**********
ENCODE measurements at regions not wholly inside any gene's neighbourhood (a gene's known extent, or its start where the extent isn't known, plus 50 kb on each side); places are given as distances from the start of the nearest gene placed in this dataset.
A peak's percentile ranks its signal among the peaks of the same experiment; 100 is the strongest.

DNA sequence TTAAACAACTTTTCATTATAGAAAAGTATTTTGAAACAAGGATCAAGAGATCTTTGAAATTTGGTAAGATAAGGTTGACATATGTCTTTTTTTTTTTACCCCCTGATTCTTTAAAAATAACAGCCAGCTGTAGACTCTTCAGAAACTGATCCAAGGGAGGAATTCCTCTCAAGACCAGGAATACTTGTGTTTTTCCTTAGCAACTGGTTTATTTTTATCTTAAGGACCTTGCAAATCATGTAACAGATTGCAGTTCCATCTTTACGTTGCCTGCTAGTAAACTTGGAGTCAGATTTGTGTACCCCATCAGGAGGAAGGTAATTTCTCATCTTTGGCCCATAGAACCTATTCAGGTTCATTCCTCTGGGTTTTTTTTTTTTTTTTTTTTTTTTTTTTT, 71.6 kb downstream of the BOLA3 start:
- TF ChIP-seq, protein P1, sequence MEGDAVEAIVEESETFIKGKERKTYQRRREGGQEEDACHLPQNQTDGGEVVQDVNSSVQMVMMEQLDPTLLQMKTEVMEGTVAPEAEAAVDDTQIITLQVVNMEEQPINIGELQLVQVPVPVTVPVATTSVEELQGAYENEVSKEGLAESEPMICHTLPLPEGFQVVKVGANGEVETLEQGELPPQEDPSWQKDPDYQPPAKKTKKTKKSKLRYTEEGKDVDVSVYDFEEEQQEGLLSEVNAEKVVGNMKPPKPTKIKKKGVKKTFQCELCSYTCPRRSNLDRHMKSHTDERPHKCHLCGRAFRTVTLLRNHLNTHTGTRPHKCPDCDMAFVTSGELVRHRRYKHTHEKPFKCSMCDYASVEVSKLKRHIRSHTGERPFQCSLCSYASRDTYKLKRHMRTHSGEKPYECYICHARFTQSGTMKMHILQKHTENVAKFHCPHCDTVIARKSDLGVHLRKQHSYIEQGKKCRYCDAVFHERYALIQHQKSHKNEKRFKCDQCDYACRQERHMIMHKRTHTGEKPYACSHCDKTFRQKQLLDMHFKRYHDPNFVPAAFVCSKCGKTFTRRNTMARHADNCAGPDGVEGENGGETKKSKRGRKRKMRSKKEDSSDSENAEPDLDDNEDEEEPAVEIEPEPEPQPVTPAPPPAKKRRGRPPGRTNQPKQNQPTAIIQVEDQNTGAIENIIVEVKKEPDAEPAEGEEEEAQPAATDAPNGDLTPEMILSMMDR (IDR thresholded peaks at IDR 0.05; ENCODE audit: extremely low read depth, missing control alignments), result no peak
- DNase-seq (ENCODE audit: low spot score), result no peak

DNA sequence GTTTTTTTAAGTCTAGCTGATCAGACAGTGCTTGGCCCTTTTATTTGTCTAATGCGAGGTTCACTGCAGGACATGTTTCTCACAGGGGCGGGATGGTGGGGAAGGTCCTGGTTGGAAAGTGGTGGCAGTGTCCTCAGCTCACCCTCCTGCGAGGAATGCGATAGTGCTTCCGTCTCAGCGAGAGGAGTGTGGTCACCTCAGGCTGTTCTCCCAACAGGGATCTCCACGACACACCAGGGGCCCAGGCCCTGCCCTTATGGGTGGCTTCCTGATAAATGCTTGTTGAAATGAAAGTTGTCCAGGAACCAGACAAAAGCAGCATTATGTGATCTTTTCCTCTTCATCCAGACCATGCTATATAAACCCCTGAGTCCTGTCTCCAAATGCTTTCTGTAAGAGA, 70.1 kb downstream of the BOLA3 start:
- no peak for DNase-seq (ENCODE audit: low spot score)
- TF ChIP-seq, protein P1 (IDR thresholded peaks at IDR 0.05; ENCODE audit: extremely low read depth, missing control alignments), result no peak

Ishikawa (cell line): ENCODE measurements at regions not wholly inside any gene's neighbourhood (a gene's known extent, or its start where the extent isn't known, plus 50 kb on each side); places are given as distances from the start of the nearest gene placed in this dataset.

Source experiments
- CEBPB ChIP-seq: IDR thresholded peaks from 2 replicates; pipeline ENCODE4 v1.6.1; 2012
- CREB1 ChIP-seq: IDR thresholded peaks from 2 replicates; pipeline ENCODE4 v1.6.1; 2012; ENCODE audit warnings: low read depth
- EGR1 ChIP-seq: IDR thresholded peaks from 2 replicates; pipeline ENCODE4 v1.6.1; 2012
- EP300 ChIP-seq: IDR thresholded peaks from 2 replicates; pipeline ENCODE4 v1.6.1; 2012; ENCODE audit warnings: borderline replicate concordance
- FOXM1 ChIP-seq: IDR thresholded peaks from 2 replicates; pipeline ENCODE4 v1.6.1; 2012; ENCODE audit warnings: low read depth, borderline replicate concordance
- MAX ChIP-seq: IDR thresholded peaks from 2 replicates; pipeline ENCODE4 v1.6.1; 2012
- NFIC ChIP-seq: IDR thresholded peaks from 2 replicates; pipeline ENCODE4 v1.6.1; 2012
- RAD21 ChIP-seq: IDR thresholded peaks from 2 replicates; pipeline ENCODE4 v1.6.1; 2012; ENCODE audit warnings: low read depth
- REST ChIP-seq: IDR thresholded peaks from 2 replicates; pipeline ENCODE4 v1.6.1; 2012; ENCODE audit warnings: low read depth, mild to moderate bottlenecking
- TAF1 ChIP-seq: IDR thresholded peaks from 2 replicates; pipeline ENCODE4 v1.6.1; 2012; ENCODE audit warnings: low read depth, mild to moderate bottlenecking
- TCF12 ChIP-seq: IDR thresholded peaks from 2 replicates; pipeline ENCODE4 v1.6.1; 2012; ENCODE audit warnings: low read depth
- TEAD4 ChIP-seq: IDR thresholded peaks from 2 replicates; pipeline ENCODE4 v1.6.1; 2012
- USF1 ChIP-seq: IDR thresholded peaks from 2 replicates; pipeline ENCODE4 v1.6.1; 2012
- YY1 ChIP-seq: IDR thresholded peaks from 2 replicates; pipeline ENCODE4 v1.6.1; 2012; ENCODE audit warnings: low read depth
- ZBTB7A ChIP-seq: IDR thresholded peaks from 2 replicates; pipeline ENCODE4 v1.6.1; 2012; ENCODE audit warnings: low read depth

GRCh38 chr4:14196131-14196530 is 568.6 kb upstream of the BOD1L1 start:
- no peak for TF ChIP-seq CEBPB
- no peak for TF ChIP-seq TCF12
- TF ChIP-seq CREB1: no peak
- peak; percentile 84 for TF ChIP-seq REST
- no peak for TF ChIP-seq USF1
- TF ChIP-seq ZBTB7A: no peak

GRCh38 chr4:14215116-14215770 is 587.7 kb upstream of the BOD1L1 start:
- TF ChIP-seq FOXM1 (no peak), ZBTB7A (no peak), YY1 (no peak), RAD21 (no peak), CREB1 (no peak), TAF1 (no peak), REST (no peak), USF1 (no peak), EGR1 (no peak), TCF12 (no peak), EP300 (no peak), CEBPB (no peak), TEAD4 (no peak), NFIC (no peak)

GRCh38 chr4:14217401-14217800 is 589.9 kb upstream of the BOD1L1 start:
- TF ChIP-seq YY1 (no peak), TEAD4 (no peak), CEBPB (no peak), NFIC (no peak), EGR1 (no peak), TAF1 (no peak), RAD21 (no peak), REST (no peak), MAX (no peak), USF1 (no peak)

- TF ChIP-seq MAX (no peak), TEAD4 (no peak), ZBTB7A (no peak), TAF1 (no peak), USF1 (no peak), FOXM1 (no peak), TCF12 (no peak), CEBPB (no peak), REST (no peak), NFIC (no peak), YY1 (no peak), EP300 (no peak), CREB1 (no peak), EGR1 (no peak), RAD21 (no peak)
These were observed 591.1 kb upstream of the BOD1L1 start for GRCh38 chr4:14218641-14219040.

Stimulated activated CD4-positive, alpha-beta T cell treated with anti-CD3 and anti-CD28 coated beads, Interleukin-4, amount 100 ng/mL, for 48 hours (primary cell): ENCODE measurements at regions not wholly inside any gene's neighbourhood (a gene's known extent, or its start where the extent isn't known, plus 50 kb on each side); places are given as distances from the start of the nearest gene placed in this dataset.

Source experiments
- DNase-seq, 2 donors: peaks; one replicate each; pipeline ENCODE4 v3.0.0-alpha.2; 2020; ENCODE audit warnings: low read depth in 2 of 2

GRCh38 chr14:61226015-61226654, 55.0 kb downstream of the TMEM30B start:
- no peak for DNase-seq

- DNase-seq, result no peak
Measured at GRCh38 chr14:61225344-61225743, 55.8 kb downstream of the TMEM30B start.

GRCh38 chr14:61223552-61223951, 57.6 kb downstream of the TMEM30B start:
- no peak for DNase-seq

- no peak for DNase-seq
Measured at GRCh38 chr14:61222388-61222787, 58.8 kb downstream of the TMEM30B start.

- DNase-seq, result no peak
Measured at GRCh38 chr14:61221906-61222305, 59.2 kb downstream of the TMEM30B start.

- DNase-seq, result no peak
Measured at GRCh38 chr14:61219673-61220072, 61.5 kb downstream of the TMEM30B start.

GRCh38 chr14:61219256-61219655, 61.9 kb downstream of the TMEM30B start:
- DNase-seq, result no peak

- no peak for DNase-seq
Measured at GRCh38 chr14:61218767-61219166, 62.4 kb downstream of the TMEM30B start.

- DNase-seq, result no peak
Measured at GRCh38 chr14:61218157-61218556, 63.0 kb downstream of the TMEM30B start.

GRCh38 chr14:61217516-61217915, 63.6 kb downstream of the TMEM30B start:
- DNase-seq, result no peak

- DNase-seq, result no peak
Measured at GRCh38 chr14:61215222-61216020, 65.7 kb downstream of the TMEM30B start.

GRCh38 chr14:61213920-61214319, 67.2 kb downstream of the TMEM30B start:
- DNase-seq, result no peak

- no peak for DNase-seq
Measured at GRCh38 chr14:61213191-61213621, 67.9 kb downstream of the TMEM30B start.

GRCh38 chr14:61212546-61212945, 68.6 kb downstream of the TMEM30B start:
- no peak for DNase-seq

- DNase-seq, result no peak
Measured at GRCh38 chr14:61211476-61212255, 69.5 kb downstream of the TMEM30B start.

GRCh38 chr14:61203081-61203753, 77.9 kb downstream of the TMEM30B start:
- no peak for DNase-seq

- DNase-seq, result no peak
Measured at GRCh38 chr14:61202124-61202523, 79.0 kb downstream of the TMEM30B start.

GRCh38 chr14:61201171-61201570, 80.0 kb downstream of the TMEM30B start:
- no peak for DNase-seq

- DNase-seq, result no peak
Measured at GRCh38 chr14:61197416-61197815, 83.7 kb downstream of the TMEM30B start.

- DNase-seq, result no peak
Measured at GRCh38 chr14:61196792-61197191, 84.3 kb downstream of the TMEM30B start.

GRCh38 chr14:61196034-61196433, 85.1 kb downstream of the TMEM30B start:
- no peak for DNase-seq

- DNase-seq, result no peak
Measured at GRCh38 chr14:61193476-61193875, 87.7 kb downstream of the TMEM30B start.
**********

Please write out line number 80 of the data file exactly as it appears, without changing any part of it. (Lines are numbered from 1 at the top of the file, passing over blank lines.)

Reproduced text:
- DNase-seq, result no peak